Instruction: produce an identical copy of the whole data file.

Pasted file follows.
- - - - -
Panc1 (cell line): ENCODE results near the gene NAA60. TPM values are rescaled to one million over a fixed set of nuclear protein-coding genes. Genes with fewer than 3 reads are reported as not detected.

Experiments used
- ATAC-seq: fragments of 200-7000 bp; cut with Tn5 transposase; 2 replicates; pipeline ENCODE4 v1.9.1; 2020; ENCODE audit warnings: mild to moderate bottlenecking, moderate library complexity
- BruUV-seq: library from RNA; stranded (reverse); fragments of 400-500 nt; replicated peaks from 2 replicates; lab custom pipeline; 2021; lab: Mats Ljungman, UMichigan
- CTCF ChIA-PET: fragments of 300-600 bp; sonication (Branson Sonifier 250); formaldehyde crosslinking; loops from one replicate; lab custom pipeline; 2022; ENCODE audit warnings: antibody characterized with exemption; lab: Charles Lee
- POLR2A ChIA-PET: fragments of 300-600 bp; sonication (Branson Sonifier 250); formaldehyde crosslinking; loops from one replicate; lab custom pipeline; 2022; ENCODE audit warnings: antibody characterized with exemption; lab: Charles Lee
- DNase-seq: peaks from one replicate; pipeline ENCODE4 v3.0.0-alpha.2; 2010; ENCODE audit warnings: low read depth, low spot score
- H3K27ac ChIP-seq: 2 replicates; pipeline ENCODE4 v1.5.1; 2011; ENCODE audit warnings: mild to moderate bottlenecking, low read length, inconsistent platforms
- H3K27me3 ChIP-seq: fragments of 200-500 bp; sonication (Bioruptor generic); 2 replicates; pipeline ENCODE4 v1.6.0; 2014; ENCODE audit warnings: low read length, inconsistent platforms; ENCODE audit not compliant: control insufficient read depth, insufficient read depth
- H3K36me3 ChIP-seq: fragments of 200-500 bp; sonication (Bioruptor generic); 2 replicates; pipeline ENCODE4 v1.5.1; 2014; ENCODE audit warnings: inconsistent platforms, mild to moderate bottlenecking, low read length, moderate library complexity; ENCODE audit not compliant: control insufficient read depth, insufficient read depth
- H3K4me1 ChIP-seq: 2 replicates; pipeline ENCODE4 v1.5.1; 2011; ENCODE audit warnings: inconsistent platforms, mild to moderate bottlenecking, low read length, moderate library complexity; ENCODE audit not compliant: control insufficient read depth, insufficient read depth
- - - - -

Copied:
Panc1 (cell line): ENCODE results near the gene NAA60. TPM values are rescaled to one million over a fixed set of nuclear protein-coding genes. Genes with fewer than 3 reads are reported as not detected.

Experiments used
- ATAC-seq: fragments of 200-7000 bp; cut with Tn5 transposase; 2 replicates; pipeline ENCODE4 v1.9.1; 2020; ENCODE audit warnings: mild to moderate bottlenecking, moderate library complexity
- BruUV-seq: library from RNA; stranded (reverse); fragments of 400-500 nt; replicated peaks from 2 replicates; lab custom pipeline; 2021; lab: Mats Ljungman, UMichigan
- CTCF ChIA-PET: fragments of 300-600 bp; sonication (Branson Sonifier 250); formaldehyde crosslinking; loops from one replicate; lab custom pipeline; 2022; ENCODE audit warnings: antibody characterized with exemption; lab: Charles Lee
- POLR2A ChIA-PET: fragments of 300-600 bp; sonication (Branson Sonifier 250); formaldehyde crosslinking; loops from one replicate; lab custom pipeline; 2022; ENCODE audit warnings: antibody characterized with exemption; lab: Charles Lee
- DNase-seq: peaks from one replicate; pipeline ENCODE4 v3.0.0-alpha.2; 2010; ENCODE audit warnings: low read depth, low spot score
- H3K27ac ChIP-seq: 2 replicates; pipeline ENCODE4 v1.5.1; 2011; ENCODE audit warnings: mild to moderate bottlenecking, low read length, inconsistent platforms
- H3K27me3 ChIP-seq: fragments of 200-500 bp; sonication (Bioruptor generic); 2 replicates; pipeline ENCODE4 v1.6.0; 2014; ENCODE audit warnings: low read length, inconsistent platforms; ENCODE audit not compliant: control insufficient read depth, insufficient read depth
- H3K36me3 ChIP-seq: fragments of 200-500 bp; sonication (Bioruptor generic); 2 replicates; pipeline ENCODE4 v1.5.1; 2014; ENCODE audit warnings: inconsistent platforms, mild to moderate bottlenecking, low read length, moderate library complexity; ENCODE audit not compliant: control insufficient read depth, insufficient read depth
- H3K4me1 ChIP-seq: 2 replicates; pipeline ENCODE4 v1.5.1; 2011; ENCODE audit warnings: inconsistent platforms, mild to moderate bottlenecking, low read length, moderate library complexity; ENCODE audit not compliant: control insufficient read depth, insufficient read depth